Susanna (Parker) Lawrence, wife of Major Samuel Lawrence of Groton, and the matriarch of the Lawrence family of that town, was born in 1755 to William Parker and Sarah (Boynton) Richardson Parker. Since there has been some confusion on other sites about her parents' past, it is worth including the following:
William Parker, b. 1710, first married, March 30, 1736, Susanna Kemp of Groton, by whom he had six children. He married for his second wife, Jan. 9, 1755, Sarah (Boynton) Richardson of Pepperell.
Sarah (Boynton) Richardson Parker Taylor, of Pepperell, Groton, and Concord, was born in 1721, and was the oldest child of Nathaniel and Hannah (Perham) Boynton of Westford. In succession, she married Abiel Richardson (b. 1720, d. 1753, notable b/c he was the subject of a case of mistaken identity which has since been resolved), William Parker, and finally David Taylor.
For more, please refer to the multiple works of Robert Means Lawrence and Samuel Abbott Green touching on the Lawrence family, as well as FindAGrave.
A brief note on a case of mistaken identity:
It has come to light that there are a handful of poorly researched trees up on a major genealogy platform that contend, incorrectly, that Susanna Parker (1755-1845), wife of Maj. Samuel Lawrence (1754-1827) of the Continental Army, was the daughter of William Parker (1727-72) and Sarah Foster (1721-) of Chelmsford. These trees have very few sources, and none that speak to her actual parents beyond their first names of “William” and “Sarah.” However, this is probably a simple matter of some well-intentioned person not being aware of the existing scholarship on Susanna (Parker) Lawrence, looking for a Susanna who was the daughter of a William Parker and a wife/ mother named Sarah, finding such a couple in Chelmsford, and posting it online as fact. Of course, once something goes up on the internet, it’s really, really hard to ever correct it.
However, we can actually prove that this particular William Parker and Sarah Foster are not Susanna (Parker) Lawrence’s parents. How? This couple had a daughter named Sarah, born 21 December 1755, in Chelmsford. [Source:Sarah Parker, "Massachusetts, Town Clerk, Vital and Town Records, 1626-2001” https://familysearch.org/ark:/61903/1:1:Q29L-YN1Y ].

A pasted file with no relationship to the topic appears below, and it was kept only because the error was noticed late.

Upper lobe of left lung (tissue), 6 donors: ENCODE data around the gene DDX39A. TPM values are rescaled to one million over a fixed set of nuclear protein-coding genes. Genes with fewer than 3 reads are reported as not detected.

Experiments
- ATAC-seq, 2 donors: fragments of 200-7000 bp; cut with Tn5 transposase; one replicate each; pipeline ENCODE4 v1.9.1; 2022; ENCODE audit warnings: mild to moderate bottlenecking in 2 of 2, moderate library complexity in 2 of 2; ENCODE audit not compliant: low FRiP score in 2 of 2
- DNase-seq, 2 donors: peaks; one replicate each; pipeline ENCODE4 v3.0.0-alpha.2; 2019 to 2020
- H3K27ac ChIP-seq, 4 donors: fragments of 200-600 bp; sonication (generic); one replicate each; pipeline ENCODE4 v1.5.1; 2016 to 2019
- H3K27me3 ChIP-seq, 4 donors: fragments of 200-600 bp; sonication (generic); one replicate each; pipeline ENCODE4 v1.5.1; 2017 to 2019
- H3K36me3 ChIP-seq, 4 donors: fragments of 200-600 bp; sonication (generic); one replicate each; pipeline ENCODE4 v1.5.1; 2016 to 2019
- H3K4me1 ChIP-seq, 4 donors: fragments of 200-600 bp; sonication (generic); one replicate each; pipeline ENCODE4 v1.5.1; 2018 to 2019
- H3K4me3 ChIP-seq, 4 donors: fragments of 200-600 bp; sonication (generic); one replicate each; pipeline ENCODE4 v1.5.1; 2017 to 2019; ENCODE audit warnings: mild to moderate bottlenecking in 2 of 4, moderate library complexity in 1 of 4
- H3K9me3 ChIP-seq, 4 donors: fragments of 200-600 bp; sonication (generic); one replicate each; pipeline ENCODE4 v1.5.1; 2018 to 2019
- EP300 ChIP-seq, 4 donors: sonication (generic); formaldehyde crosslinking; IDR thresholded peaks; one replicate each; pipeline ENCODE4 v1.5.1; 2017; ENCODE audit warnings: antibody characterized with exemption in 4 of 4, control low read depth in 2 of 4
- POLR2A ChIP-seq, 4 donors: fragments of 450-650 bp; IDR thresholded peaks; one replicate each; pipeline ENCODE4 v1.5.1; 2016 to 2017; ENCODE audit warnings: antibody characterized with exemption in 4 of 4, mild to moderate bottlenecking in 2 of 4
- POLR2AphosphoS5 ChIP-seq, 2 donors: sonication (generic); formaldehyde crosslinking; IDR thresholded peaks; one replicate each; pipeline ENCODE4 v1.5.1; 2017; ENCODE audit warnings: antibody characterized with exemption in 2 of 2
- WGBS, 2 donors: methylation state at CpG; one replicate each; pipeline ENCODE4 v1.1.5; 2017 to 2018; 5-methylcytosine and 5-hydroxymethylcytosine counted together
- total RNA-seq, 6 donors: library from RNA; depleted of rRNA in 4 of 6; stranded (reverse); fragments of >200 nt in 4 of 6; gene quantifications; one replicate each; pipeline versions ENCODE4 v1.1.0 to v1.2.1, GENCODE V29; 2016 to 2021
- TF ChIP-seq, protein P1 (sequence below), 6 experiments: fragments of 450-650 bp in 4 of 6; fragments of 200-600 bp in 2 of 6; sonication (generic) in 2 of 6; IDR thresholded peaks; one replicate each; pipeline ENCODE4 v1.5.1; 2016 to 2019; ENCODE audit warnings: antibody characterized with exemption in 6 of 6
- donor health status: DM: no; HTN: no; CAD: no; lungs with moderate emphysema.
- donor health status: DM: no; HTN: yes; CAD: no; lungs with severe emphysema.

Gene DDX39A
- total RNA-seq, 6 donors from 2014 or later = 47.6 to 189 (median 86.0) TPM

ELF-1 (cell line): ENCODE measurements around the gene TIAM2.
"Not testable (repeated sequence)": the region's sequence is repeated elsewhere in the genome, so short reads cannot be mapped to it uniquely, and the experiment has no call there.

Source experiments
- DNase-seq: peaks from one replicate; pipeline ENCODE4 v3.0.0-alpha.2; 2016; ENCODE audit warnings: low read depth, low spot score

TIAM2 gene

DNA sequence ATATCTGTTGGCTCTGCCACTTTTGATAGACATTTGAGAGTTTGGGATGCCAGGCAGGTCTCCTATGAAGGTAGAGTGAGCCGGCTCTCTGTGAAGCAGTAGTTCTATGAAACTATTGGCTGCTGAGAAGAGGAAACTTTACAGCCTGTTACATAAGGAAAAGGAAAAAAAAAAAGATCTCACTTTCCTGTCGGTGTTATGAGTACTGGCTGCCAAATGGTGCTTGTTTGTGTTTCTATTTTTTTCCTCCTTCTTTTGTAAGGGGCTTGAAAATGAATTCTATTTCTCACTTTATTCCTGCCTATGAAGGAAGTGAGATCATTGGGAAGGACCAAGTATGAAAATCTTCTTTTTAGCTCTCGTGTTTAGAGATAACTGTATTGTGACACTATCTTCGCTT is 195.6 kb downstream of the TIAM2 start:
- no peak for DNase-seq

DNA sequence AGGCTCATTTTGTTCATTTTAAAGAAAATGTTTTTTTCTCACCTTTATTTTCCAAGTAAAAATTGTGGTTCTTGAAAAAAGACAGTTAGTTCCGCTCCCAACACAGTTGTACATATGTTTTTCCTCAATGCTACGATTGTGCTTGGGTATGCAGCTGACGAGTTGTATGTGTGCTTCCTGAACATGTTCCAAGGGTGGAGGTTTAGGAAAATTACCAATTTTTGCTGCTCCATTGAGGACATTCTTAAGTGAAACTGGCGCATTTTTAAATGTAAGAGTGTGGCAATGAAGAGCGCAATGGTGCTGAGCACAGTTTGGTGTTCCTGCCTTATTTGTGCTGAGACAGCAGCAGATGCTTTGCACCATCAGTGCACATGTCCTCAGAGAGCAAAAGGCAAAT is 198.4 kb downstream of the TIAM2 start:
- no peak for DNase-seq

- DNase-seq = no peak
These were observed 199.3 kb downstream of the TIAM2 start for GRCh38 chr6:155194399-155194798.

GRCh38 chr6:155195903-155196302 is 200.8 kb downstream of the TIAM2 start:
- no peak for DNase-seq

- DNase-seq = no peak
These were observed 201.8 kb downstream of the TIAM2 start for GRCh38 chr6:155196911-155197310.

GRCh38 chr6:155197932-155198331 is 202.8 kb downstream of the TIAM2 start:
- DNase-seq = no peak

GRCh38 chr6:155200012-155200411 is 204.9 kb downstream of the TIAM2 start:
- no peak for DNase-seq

Why does that matter?
Susannah (Parker) Lawrence was born 10 October 1755, the same year (!), ten weeks earlier (!), and in a different town (!). [Source: Susanna Parker Lawrence, "Find A Grave Index” https://familysearch.org/ark:/61903/1:1:QVLR-6F5Q ]
Based on this alone [and leaving aside all the scholarship that states she was the daughter of William Parker (1710-1761) and Sarah Boynton (1721-1802)], she *could not* be the daughter of William Parker and Sarah Foster of Chelmsford.
It would be biologically impossible. Two daughters simply cannot be born ten weeks apart.
And the Chelmsford records are clear, it was Sarah Parker, not Susanna, who was documented as being born to William Parker and Sarah Foster in the late fall of 1755.
Please help reduce the level of incorrect research surviving on the internet and do not link Susanna Parker, wife of Maj. Samuel Lawrence, to this couple.
Here is one of the key passages from the early 19th C genealogies of the Lawrence family to address Susanna (Parker) Lawrence's parents...
From: Historical sketches of some members of the Lawrence family. With an appendix by Lawrence, Robert Means, 1847-1935, p. 116. Published online in the Internet Archives.
"SUSANNA PARKER LAWRENCE
Was the eldest of three daughters of William and Sarah Parker, and was born in Groton Oct. 10, 1755. Her father's homestead was about half a mile west of the point where the " Red Bridge" spans the Nashua River. The house was situated just north of the town poor-farm, on the road leading to the latter from the West-Groton highway. Here were passed the days of her childhood. Her father, William Parker, died Feb. 1, 1761 ; and her mother married (July 23, 1767), for her third husband, David Taylor of Concord, and with her children made a new home in that town. The Taylor residence was in the "east quarter," so-called, about one mile from the centre, and near Meriam's corner, where a cross-road to Bedford diverges. As a result of interviews with several old residents of the neighborhood, the writer learned that the house occupied by the Taylors was taken down about 1830.
William Parker first married (March 30, 1736) Susanna Kemp of Groton, by whom he had six children. He married for his second wife (Jan. 9, 1755) Sarah Richardson of Pepperell. She was born in 1721, and was the oldest child of Nathaniel and Hannah (Perham) Boynton of Westford, and widow of Abiel Richardson.
The writer is indebted to Dr. S. A. Green [Samuel Abbot Green] for valuable memoranda relating to the parents of Susanna Parker."
Have you taken a DNA test? If so, login to add it. If not, see our friends at Ancestry DNA.
Susannah is 19 degrees from Stan Laurel, 16 degrees from Oliver Hardy, 15 degrees from Harpo Marx, 29 degrees from Graham Kennedy, 33 degrees from Louis de Funès, 31 degrees from Benny Hill, 13 degrees from Lucille Ball, 15 degrees from Gale Henry, 16 degrees from Charlie Chaplin, 14 degrees from Buster Keaton, 20 degrees from Joan Davis and 26 degrees from Carolina Millin on our single family tree. Login to find your connection.